Disability Denial

Disability claims can be denied for various reasons, but in many cases, insurance companies may be trying to protect their bottom line rather than their policyholders’ best interests, which is known as a bad faith disability insurance denial. An experienced law firm can help you file an appeal to challenge your provider’s denial and secure the benefits you deserve. Get a free case review now to get started.

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Why Take Legal Action?

By challenging a wrongful disability insurance denial, you can pursue the benefits and justice you deserve.

Results Secured

  • $1.36 million for a New York man whose Aetna long-term disability claim and appeal were denied
  • $1.21 million for a California worker denied disability benefits
  • $975,000 for a physician who lost his hearing and was denied long-term disability benefits by Unum
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Understanding Disability Insurance Denials

Disability insurance provides financial support when illness or injury prevents a policyholder from earning a regular income.

Short-term and long-term disability policies are available through the government, employers, and private insurers. Successful disability claims can mean weekly or monthly benefits, depending on your policy.

Disability insurance is meant to help pay for any expenses that you may not be able to afford because of your inability to work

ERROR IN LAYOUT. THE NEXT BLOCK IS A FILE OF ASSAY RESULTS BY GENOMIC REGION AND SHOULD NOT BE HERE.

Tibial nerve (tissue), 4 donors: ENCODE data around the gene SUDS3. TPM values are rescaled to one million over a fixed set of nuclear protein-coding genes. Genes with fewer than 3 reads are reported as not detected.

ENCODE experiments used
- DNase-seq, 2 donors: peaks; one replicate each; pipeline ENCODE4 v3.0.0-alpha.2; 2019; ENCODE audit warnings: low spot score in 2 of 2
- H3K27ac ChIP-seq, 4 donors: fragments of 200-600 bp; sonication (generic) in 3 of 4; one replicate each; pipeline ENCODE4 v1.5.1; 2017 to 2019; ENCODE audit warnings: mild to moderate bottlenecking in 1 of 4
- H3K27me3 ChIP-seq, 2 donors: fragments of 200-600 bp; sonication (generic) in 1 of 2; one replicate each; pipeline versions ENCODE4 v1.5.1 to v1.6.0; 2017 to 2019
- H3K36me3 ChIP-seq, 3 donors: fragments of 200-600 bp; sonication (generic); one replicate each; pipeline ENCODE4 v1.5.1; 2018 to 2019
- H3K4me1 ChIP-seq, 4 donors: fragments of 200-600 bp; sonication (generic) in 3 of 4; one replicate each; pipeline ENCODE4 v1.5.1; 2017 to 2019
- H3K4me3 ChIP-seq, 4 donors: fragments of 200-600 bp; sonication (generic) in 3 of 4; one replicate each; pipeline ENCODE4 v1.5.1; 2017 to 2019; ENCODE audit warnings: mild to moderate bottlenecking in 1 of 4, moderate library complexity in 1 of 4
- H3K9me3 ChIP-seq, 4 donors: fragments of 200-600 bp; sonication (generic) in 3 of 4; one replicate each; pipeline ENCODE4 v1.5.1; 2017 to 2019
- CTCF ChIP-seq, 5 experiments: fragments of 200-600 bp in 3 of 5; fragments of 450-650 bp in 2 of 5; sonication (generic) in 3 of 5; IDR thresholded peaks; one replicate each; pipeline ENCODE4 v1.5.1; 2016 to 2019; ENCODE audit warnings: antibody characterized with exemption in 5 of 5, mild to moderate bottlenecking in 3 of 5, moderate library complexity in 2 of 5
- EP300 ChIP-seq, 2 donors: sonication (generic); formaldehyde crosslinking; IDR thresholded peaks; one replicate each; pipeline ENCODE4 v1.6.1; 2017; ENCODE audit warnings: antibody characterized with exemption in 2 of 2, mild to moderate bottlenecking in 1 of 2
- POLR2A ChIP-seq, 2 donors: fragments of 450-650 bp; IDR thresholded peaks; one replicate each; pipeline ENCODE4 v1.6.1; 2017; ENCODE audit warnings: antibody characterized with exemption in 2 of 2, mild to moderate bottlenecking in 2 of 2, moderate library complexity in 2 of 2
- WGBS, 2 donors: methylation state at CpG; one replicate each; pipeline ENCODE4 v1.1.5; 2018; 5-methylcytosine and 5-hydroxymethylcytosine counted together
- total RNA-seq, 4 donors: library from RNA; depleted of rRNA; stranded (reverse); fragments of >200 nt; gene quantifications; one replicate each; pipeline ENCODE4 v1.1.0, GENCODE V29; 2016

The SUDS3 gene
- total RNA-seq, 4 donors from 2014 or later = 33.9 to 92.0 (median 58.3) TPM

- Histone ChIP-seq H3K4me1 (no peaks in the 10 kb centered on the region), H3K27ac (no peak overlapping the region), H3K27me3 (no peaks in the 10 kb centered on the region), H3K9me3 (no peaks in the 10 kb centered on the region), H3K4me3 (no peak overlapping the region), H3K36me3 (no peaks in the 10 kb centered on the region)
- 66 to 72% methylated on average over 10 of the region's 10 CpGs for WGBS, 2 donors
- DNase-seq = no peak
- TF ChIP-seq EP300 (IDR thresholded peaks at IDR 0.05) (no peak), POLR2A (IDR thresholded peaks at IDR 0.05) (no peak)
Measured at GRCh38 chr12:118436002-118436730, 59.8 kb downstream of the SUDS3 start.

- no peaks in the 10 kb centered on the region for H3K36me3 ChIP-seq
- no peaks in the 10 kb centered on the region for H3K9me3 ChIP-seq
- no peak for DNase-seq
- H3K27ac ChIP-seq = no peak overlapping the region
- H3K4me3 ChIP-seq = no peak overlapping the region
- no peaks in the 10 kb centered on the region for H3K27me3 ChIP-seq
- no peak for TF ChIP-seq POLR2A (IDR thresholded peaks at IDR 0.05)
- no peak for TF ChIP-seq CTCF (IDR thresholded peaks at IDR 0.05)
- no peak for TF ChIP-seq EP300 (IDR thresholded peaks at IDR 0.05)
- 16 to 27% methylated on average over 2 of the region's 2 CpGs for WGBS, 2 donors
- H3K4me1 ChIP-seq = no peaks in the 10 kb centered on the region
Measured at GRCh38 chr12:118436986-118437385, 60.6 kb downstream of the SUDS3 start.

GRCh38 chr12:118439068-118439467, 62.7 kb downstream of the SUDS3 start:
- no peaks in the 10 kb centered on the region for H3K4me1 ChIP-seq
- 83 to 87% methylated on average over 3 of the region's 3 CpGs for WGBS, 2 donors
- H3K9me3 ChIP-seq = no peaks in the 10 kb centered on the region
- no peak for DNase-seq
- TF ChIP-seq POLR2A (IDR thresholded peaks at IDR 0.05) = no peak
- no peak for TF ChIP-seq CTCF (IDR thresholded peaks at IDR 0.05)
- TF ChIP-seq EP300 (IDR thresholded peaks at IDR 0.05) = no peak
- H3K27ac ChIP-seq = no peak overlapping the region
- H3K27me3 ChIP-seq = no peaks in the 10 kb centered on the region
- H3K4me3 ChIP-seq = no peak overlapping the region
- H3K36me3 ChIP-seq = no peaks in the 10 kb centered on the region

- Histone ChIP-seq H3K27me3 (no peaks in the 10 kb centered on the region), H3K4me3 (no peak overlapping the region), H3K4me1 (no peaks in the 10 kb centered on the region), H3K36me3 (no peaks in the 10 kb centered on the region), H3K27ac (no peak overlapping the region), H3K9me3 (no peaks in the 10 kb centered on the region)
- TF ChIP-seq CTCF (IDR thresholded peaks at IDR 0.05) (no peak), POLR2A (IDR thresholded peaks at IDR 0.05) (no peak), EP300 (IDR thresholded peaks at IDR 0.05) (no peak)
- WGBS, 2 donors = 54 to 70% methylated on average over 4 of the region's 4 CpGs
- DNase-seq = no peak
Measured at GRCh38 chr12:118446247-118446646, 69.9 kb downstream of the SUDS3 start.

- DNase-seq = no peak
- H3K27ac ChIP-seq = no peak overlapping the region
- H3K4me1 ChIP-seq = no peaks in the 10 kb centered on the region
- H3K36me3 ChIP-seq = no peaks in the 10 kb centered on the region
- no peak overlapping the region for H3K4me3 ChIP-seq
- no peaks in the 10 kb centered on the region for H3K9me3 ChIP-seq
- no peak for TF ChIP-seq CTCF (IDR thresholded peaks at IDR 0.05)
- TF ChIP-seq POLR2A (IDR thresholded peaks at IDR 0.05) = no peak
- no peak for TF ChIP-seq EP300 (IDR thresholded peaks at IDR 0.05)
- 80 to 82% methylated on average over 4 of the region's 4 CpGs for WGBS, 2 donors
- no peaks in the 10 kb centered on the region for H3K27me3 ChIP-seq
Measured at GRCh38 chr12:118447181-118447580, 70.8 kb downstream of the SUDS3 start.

This may include:

  • Car payments
  • Debt payments (credit card bills, installment loans, student loans)
  • Housing costs (rent or mortgage payments, maintenance)
  • Living expenses (food, clothing)
  • Medical expenses
  • Utilities and taxes
  • Other expenses

Unfortunately, insurance companies are known for their high rates of denied disability insurance claims, leaving people with no financial relief when they need it most.

If you are facing a disability denial, we may be able to help. LawFirm.com works with some of the best disability denial lawyers across the nation.

Our legal partners have the experience needed to fight back against powerful insurance companies. They’ve helped policyholders recover over $127 million for wrongful disability denials.

Don’t let your insurance company deny you the benefits you’re owed. See if we can help with a free case review right now.

Types of Disability Denials

The first step to appealing your claim is determining which type of insurance provider denied disability benefits. This will allow your disability denial lawyer to prepare an appeal strategy for reconsideration.

Here is more information on the types of disability denials.

Long-Term Disability Denials

In most cases, long-term disability provides income replacement if your condition keeps you out of work after your short-term disability benefit period ends.

Did you know?

The benefit amount for long-term disability insurance could be anywhere from 60-80% of your monthly salary. Benefits can last from 5 years up to retirement.

The most common reason for disability denial is not meeting your insurer’s qualifications for long-term disability.

Because insurers could be on the hook for paying out substantial amounts of money over a long period, they often try to deny long-term disability claims.

Short-Term Disability Denials

Short-term disability covers a policyholder immediately after a serious injury or illness, typically for a period of 3-6 months.

The most common reasons for filing a short-term disability claim are:

  • Accidents
  • Injuries
  • Illnesses
  • Pregnancy/maternity leave